The département of Dordogne was formerly known as Périgord and is divided into four areas called the Périgord Noir (Black), the Périgord Blanc (White), Périgord Vert (Green), and the Périgord Pourpre (Purple).
The Dordogne River crosses much of southwest France, a journey of some 300 miles from its source in the mountains of the Massif Central to its final confluence with the Garonne River, where it enters the Atlantic Ocean near Bordeaux. Along its banks lie some of France’s most beautiful vineyards, chateaux, villages, and historic sites, offering travelers all the riches of what the French themselves consider the perfect holiday destination.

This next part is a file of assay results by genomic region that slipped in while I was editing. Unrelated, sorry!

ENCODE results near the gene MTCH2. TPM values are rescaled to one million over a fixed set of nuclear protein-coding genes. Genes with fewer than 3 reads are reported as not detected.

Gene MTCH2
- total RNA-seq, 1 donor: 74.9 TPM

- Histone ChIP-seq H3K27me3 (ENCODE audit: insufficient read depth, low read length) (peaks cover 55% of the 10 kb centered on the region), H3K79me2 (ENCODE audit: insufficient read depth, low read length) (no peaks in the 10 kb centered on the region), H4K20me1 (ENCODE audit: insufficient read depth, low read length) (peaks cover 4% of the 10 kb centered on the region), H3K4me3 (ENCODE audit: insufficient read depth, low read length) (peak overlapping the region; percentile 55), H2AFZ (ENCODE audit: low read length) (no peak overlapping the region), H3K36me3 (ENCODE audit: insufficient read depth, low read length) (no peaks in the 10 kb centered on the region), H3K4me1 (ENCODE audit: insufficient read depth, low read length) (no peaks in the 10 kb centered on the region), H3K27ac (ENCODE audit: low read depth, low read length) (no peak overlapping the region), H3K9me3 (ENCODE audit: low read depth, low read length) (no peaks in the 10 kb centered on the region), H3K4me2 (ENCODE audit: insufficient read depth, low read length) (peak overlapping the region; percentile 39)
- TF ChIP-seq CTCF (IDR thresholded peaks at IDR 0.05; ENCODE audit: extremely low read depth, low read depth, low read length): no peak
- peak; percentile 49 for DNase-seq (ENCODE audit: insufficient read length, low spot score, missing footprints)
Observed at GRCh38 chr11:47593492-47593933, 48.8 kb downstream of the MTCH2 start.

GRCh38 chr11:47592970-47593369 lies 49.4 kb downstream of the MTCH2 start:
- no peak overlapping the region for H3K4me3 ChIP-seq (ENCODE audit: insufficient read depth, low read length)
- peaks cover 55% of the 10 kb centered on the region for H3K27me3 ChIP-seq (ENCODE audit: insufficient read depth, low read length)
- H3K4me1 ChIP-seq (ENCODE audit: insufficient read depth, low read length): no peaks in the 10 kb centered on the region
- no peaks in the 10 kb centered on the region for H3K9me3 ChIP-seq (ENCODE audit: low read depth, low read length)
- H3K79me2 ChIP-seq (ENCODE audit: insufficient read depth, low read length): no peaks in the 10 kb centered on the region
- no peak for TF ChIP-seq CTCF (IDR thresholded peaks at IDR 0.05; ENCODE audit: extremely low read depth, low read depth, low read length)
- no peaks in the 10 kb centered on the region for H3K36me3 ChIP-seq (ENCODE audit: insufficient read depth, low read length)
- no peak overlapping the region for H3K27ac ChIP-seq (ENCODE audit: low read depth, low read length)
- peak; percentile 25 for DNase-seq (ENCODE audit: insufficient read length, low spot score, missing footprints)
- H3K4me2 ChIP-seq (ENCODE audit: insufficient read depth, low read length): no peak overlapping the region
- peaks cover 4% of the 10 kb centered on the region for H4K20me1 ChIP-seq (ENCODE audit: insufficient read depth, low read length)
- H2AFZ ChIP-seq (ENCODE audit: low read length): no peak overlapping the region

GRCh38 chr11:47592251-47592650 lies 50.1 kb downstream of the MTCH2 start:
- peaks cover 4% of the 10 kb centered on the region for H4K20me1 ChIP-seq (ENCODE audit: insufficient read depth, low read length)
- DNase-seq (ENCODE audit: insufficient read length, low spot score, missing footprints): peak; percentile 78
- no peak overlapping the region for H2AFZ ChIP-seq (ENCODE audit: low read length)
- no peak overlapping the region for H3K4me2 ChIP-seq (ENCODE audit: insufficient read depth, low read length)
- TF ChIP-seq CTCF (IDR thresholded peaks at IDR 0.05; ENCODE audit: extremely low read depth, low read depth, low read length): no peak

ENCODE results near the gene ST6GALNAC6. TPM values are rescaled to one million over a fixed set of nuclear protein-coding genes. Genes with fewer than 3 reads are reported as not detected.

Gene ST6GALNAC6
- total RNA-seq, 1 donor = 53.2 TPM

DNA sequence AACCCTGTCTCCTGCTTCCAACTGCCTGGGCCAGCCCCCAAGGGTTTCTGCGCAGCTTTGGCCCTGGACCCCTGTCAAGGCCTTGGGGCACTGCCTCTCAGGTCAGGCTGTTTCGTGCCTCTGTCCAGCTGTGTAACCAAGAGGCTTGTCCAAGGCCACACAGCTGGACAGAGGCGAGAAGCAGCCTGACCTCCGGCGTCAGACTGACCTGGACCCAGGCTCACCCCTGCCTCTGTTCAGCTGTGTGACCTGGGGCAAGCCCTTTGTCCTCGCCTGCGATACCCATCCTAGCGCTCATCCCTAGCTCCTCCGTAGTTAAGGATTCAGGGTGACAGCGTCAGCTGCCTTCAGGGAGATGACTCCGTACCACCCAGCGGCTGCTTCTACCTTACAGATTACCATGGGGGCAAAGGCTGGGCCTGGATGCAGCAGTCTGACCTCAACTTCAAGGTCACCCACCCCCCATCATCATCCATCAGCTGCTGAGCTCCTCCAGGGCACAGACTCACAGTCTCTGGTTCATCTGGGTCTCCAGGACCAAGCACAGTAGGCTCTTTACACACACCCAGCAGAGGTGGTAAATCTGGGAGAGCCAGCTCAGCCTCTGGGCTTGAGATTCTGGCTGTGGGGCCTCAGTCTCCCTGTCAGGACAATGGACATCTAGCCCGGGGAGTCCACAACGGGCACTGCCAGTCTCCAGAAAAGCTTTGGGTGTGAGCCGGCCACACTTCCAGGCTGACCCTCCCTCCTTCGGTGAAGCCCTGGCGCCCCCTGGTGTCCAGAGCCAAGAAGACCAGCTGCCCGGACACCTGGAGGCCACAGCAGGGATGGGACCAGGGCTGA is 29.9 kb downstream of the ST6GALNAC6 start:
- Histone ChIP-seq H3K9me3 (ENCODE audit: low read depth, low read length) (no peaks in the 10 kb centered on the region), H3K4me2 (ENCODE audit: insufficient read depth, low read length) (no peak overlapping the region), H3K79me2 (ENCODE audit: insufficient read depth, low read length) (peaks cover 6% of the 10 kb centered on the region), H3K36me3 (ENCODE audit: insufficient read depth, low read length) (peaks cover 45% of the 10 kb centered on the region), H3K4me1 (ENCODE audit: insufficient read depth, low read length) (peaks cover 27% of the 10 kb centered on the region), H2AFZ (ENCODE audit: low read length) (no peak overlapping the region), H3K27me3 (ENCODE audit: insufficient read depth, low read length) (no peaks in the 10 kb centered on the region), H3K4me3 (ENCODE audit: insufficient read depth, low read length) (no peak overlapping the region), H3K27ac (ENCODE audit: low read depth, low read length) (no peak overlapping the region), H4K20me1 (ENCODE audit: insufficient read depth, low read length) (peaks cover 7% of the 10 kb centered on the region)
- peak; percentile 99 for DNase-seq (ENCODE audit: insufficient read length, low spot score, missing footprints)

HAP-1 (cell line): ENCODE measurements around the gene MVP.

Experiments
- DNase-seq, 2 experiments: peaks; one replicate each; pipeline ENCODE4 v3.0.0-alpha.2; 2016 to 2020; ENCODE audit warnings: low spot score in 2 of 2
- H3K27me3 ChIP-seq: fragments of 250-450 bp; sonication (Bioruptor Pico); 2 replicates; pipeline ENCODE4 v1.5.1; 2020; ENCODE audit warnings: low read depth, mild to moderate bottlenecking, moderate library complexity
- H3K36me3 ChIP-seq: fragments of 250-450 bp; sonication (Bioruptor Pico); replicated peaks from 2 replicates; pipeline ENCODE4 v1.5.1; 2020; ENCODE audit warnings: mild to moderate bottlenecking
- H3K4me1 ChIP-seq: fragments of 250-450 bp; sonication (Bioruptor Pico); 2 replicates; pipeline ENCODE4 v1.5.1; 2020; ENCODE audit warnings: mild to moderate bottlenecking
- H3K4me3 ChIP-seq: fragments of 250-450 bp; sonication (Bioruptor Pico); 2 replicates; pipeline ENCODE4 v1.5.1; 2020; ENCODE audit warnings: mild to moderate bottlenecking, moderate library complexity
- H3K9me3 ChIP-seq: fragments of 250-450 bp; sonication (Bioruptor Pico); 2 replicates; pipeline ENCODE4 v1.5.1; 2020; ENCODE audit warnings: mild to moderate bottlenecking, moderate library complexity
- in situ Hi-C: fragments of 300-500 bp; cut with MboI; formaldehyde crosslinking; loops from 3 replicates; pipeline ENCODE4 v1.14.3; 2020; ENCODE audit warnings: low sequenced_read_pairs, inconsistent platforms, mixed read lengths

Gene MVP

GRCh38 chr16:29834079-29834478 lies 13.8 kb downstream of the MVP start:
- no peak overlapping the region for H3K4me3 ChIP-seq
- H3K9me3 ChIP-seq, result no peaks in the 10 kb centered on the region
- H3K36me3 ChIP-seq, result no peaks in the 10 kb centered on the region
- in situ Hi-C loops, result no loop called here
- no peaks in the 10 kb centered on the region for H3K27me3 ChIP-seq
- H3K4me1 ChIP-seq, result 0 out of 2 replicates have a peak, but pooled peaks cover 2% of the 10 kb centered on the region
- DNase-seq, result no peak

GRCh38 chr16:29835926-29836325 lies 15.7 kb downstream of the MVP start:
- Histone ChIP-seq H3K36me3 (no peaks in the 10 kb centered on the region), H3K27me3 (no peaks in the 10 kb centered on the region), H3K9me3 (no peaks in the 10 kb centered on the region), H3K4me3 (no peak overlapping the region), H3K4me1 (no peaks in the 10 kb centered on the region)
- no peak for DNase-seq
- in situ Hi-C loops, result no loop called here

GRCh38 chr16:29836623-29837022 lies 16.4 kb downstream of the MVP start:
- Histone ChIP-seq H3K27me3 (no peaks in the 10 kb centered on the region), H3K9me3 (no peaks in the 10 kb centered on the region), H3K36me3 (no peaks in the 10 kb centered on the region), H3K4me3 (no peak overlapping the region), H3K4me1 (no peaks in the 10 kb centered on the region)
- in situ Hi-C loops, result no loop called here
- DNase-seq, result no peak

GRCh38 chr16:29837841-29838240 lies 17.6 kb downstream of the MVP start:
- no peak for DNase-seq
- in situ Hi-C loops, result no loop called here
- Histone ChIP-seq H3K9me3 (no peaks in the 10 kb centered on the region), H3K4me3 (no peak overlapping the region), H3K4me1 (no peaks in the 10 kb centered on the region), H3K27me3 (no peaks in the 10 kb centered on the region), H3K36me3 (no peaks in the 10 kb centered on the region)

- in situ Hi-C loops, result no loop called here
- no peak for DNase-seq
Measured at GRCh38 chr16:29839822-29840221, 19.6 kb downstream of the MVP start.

Highlights along the Dordogne include the UNESCO-listed port city of Bordeaux and its surrounding world-famous vineyards, the beautifully-preserved medieval city of Saint-Emilion, and Bergerac, known for its truffles. Other famous sights include the Lascaux caves, Marqueyssac gardens, medieval Sarlat, and countless romantic castles.
Given that it is one of the most beautiful and popular destinations in France, there is no shortage of river cruise options on the Dordogne. Most are just over a week long and offer plenty of opportunities to sample the fine wines and cognacs, oysters and truffles, and glorious art and architecture of France’s glorious Aquitaine, once Europe’s richest kingdom.